There’s No Way Hannah Can Afford That Apartment

Lena Dunham on the set of Girls (HBO)
Lena Dunham on the set of Girls (HBO)

I worked retail, selling art supplies, when Friends was insanely popular. I lived in a tiny studio — they’d call it micro-housing now — and I got by. I quit when I was hired as a caption writer. It paid three times what my retail job paid, though it was still not a lot of money. I moved into a two bedroom duplex with a friend, and I continued to get by. I didn’t have a lot of money, but I didn’t have a lot of expenses, either.

But it was not New York City, it was Seattle on the front edge of the tech boom, and it was still cheap. It always bothered me that Monica, a line cook, and Rachel, a barista — and not, I think, a very good one — had that spectacular apartment. Joey and Chandler’s place seemed a bit more believable, though I imagine Chandler was always having to front Joey at least part of his rent.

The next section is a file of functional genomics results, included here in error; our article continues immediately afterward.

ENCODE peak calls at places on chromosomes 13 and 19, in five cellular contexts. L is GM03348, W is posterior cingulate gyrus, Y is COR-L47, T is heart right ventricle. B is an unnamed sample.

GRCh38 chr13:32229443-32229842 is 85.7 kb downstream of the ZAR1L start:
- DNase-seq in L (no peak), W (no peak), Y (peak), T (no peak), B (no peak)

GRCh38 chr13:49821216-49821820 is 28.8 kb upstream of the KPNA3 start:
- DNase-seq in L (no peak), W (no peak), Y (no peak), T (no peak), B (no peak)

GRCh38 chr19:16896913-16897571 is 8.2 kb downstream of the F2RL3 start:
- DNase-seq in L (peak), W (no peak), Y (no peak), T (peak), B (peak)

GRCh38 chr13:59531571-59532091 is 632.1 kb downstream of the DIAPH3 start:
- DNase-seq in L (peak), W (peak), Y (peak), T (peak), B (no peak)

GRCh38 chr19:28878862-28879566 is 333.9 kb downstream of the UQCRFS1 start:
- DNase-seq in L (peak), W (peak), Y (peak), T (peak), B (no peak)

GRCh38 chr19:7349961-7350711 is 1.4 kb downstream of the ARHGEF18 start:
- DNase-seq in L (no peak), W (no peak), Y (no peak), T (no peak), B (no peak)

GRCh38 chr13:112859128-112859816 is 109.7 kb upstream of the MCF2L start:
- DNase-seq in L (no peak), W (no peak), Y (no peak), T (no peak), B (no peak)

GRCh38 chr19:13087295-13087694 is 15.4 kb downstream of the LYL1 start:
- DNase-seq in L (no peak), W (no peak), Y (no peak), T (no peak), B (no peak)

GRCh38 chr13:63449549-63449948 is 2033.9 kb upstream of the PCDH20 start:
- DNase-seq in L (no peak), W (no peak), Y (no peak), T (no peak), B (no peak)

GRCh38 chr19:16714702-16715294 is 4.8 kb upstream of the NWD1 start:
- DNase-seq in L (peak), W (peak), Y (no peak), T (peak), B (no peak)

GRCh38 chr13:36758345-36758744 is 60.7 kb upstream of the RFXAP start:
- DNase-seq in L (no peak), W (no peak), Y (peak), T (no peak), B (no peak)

And now I’m on about Friends, when I mean to be on about Girls, which has the same maddening practical issue. How do they pay their rent?

On The Billfold, Emily Meg Weinstein compares Girls creator Lena Dunham’s own experience with that of her main character, Hannah Horvath. Weinstein provides real world economic context for what it means to be a working creative and — spoiler alert — single mother.

Dunham has never been a struggling artist. She has played one on TV. This may be one reason that Girls is not remotely realistic about the earnings of a freelance writer — no one involved in the making of the show has ever been, or even bothered to talk to, one. The real Dunham has published frequently in the New Yorker, and got a multimillion-dollar book deal in her mid-twenties. Still, she imagines a different existence.

In the episode in which Hannah decides to have the baby, we see her type on her computer a list of reasons not to do it, among them the fact that she earns “$24K” a year.” I publish with a frequency similar to Hannah’s, in similar publications. I would be thrilled to earn twenty-four thousand dollars a year from my writing, but I earn barely a tenth of that. Like most writers, I support my writing by doing another job. (Over 90% of my income comes from a tutoring business I have run since I was twenty-one.)

TL;DR: It ain’t happening.

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